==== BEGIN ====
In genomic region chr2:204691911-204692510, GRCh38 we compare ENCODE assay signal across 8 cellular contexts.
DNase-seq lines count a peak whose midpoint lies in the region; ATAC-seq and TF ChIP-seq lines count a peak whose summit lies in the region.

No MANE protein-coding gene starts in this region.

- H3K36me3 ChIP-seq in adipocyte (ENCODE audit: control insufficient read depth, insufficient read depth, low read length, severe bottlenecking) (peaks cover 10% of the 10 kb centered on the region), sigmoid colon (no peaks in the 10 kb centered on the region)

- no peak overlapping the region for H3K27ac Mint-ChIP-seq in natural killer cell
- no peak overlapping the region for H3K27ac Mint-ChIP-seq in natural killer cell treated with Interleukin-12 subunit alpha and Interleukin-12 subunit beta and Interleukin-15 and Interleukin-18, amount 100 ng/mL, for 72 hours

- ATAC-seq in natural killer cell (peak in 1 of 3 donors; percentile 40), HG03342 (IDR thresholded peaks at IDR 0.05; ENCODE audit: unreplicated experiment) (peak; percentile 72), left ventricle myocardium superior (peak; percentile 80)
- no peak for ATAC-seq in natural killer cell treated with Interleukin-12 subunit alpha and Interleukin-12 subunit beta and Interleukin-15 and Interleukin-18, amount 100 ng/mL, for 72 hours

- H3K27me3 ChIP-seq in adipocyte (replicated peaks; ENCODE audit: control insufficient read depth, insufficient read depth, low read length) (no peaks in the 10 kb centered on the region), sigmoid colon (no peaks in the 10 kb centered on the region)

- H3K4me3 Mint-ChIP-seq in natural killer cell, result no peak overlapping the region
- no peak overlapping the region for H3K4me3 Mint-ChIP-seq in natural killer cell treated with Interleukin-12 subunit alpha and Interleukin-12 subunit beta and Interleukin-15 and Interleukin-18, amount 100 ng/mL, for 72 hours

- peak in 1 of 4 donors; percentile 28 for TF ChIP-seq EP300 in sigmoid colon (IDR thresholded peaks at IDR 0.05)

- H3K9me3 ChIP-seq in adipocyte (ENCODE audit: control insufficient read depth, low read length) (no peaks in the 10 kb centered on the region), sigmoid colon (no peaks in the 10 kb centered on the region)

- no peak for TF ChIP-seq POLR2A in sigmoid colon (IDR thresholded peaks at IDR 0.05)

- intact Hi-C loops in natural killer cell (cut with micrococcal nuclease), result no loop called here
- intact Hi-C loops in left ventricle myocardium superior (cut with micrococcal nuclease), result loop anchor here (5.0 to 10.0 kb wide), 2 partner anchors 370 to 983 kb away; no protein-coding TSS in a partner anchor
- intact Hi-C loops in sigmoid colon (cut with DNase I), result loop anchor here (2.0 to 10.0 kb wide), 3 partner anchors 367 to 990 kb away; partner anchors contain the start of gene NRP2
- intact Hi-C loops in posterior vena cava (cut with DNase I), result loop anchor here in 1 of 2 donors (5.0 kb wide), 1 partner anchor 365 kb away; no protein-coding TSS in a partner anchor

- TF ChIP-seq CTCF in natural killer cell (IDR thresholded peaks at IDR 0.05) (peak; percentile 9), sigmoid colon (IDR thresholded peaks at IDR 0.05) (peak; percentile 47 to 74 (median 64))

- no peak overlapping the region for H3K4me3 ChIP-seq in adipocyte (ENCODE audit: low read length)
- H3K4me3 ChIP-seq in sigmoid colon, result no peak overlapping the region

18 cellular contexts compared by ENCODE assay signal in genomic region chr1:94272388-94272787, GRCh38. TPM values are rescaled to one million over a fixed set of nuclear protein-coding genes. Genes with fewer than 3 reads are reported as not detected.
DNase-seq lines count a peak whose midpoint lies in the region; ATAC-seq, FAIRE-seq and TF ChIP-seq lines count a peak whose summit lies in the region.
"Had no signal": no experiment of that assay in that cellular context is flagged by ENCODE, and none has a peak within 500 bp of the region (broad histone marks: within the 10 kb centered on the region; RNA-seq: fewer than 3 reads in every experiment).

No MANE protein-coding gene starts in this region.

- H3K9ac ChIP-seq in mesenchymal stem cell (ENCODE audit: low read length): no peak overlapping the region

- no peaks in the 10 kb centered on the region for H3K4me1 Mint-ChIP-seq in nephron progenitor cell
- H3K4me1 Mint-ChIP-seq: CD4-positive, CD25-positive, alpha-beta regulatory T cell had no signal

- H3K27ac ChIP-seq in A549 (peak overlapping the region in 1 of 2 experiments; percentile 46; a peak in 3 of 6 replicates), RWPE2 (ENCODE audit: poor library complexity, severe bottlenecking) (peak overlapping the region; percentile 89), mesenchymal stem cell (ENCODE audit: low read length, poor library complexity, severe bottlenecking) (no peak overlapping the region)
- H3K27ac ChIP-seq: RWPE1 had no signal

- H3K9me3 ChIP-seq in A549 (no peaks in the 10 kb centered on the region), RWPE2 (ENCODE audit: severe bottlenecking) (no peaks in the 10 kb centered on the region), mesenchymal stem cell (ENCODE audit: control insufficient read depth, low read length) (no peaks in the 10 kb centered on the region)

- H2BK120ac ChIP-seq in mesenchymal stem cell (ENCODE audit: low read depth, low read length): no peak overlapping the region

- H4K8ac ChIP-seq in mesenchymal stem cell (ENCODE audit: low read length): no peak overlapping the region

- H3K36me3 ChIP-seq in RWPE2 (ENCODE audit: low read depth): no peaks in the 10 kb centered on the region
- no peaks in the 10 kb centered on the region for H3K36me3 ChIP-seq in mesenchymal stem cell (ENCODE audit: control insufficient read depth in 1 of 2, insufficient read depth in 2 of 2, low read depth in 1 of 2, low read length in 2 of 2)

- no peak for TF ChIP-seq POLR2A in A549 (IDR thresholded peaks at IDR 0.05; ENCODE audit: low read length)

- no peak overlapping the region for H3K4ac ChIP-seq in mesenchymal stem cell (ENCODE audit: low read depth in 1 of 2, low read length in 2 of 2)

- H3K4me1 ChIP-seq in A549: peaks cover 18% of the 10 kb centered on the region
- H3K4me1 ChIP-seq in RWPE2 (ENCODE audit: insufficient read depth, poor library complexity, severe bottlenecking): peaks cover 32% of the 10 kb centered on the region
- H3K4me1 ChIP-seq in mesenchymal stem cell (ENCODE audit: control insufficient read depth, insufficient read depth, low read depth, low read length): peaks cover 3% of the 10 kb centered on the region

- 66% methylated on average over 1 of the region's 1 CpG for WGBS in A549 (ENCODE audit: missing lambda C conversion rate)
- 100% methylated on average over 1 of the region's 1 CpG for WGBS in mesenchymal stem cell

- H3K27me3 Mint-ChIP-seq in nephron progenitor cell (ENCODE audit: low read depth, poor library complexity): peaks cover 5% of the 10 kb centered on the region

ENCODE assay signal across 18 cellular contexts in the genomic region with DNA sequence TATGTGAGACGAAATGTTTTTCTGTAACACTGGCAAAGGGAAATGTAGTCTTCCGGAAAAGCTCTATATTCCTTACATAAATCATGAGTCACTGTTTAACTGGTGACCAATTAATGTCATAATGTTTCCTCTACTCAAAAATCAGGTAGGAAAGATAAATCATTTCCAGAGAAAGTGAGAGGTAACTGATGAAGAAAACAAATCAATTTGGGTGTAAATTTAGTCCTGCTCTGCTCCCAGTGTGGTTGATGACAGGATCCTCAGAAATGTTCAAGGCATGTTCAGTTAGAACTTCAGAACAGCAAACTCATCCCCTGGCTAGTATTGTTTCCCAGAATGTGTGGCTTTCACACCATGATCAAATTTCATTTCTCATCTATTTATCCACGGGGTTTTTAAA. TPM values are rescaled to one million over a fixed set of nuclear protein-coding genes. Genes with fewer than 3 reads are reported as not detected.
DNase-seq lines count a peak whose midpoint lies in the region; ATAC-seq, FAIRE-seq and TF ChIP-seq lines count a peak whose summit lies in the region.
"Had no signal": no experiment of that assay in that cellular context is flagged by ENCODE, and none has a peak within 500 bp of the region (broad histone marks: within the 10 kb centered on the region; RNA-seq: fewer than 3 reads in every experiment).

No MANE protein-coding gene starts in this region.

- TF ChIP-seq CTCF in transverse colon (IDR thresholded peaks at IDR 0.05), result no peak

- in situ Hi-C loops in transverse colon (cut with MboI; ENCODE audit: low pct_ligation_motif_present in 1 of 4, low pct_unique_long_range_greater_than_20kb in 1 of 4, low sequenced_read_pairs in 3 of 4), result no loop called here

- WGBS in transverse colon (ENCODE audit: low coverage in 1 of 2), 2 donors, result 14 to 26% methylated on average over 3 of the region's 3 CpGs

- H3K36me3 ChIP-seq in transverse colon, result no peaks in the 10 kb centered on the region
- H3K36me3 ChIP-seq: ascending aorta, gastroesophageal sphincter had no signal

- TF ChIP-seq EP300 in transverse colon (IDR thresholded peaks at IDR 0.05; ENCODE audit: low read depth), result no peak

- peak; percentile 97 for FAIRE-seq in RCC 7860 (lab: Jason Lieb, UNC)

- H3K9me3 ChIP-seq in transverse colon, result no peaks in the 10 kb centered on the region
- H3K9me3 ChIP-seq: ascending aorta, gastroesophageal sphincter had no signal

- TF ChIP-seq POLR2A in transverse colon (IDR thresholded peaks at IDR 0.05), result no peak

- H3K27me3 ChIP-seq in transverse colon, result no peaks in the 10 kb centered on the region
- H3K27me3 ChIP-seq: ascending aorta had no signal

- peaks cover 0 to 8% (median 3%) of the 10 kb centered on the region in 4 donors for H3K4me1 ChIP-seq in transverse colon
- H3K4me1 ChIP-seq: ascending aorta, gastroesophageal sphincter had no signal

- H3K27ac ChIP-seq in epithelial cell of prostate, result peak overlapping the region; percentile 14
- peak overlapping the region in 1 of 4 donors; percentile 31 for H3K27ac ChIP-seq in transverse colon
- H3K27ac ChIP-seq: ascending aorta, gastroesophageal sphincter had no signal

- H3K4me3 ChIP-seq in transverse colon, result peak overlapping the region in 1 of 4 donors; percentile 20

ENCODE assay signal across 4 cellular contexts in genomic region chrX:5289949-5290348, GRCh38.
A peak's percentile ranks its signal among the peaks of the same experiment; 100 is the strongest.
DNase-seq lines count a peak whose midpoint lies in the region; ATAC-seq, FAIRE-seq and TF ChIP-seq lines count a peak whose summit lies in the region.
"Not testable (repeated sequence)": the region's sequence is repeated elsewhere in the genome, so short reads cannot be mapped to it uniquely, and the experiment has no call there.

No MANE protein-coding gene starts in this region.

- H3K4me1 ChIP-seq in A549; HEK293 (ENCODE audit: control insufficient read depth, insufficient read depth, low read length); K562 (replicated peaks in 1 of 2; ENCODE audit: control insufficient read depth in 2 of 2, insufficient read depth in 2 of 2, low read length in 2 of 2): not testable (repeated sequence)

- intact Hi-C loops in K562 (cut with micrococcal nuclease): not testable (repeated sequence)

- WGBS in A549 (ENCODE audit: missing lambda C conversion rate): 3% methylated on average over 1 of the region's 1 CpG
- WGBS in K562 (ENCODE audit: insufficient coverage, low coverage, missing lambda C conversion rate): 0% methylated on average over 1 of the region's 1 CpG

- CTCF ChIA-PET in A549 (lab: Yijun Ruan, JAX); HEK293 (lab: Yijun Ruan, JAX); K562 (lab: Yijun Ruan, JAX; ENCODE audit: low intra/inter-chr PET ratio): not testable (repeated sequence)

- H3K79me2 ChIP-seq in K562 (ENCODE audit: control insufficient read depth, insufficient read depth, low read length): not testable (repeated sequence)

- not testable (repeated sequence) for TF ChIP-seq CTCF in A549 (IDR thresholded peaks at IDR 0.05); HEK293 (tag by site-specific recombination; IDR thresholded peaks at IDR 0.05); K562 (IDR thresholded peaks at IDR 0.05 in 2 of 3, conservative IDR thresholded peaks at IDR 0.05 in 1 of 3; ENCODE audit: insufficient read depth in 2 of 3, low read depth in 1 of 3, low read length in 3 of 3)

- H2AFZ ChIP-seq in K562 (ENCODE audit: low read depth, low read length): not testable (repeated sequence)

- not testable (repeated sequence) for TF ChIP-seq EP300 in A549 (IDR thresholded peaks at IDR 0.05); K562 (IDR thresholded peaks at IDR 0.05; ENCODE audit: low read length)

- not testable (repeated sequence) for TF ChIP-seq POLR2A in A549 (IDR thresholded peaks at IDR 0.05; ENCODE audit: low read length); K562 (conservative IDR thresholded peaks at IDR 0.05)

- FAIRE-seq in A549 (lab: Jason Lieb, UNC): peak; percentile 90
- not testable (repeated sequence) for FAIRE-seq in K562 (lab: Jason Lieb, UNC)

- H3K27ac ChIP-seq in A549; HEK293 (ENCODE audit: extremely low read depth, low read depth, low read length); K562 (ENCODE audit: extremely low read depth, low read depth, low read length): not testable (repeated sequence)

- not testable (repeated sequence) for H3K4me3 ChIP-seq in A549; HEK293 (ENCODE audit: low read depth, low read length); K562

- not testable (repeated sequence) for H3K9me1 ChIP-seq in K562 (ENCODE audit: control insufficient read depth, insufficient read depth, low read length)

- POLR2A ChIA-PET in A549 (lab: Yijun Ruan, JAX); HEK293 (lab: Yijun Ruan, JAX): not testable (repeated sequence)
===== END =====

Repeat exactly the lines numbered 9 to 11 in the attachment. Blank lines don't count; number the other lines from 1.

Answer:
- H3K27me3 ChIP-seq in adipocyte (replicated peaks; ENCODE audit: control insufficient read depth, insufficient read depth, low read length) (no peaks in the 10 kb centered on the region), sigmoid colon (no peaks in the 10 kb centered on the region)

- H3K4me3 Mint-ChIP-seq in natural killer cell, result no peak overlapping the region
- no peak overlapping the region for H3K4me3 Mint-ChIP-seq in natural killer cell treated with Interleukin-12 subunit alpha and Interleukin-12 subunit beta and Interleukin-15 and Interleukin-18, amount 100 ng/mL, for 72 hours